Why The Grass Can Look Greener Outside the Recruiting Department

Samuel, a highly placed executive in a large international firm, called late one afternoon recently. After we chatted about the slow economy and the horror of a few weeks ago, he got to the point of the call. Could I recommend someone for a senior level, strategic position in his firm? I am frequently the recipient of job announcements and often get calls asking me to recommend people for a variety of positions. Samuel’s call is only one of several I have received in the past month from business executives looking for people who can help them meet the challenges they face. Even in these uncertain times, and even though many of the firms that are calling are laying people off, there is always a need for key talent. But the question these calls bring to my mind is a simple one, and not hard to answer. Why don’t they go to their own recruiting staff or recruiting manager to get recommendations? The answer may seem straightforward – those outside the company know more people or have a better network – but it is really much more complex. Most executives I know go around their recruiters for several reasons.

  1. Lack of business credibility. Other executives, business owners, even search consultants rank higher in perceived business acumen than recruiters. And, in reality, most recruiters are not business savvy. They often don’t really understand the business or its products and services, and may not even know how the organization is doing financially. I have worked with recruiters who could tell you all the details involved in doing a particular job, but had no idea how the firm was perceived, who its competitors were, or even where all its offices were located. The cure: Use this slower time to learn everything you can about your organization: what it does, how it has done financially over the past five years, and what its prospects are for the next five. Learn how to scan the annual report for critical facts about growth prospects, philosophies, and potential lawsuits or negative issues that could affect a candidate’s decision. The more you know about the business – and the more you let senior management know that you know – the more highly you will be regarded. Without this basic level of respect from management, you will never get the inside information or the choice recruiting assignment.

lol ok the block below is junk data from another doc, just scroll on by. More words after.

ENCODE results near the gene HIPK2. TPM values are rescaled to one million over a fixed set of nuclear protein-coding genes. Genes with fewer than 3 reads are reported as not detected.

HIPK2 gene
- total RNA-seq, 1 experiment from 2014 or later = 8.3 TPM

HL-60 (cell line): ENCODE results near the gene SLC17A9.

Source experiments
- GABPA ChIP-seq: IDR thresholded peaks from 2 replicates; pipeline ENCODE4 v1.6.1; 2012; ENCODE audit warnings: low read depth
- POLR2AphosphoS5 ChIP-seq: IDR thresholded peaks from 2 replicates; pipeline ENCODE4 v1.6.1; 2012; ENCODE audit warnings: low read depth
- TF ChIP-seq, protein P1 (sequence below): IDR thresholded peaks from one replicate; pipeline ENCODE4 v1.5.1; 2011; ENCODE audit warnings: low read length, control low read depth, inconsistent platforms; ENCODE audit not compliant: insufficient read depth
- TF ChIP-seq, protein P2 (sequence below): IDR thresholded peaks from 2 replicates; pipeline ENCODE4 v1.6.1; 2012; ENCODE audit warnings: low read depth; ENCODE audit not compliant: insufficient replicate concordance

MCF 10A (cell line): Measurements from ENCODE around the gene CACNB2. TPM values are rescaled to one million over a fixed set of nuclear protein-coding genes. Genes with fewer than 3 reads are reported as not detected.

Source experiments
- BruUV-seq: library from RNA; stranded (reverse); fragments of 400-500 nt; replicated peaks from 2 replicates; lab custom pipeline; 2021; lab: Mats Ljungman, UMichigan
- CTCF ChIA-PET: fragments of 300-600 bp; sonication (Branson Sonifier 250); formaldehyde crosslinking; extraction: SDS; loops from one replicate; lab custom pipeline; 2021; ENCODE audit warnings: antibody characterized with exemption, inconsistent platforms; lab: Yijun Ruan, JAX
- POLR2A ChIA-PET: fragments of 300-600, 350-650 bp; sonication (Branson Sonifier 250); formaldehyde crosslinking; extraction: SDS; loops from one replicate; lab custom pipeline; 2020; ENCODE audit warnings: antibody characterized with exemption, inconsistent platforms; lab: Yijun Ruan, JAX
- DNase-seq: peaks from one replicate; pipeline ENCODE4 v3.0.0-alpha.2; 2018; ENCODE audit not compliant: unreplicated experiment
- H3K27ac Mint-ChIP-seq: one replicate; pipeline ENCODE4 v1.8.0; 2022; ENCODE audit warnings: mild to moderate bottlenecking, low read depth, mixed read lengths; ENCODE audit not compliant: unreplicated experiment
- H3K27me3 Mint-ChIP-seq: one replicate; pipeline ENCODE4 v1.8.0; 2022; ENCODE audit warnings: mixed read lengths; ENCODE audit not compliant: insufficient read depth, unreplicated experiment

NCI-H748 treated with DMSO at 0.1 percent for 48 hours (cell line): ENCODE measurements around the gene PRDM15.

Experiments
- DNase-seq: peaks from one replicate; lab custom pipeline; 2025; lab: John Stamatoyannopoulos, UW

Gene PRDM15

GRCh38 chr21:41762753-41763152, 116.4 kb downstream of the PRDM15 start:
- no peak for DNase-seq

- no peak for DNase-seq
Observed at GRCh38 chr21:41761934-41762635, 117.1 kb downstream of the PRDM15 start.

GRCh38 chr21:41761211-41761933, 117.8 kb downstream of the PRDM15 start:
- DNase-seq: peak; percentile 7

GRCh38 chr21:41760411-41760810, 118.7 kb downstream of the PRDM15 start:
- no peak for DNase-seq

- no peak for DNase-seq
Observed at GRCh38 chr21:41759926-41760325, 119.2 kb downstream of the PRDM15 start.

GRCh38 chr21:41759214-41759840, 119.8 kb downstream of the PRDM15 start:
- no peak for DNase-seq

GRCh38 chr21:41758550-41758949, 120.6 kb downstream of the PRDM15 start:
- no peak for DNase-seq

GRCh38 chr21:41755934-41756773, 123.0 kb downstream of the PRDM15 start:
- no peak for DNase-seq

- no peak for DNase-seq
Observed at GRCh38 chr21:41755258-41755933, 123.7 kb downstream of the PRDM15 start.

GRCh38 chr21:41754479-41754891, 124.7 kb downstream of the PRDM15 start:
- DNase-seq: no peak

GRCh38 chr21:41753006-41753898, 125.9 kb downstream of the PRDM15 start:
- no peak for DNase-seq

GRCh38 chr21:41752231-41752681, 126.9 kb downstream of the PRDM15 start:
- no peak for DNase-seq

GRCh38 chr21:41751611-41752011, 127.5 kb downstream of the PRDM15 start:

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  3. Confidentiality. Many executives believe that internal recruiters won’t keep their searches confidential and that other executives or managers will learn about openings or discover that someone is about to leave. Insider knowledge can affect decision making and have an impact on the profitability of the organization, so executives tend to be very cautious. By going to one of their acquaintances or outside experts, many executives believe they are building a layer of security that is lacking internally. The cure: Recruiters have to establish a gold plated reputation for confidentiality. If you are a recruiter, you must make sure that you tell only authorized people of the hiring plans in your company. If you are a recruiting manager, you have to become trusted and you have to give assignments only to those recruiters you know can treat the information wisely.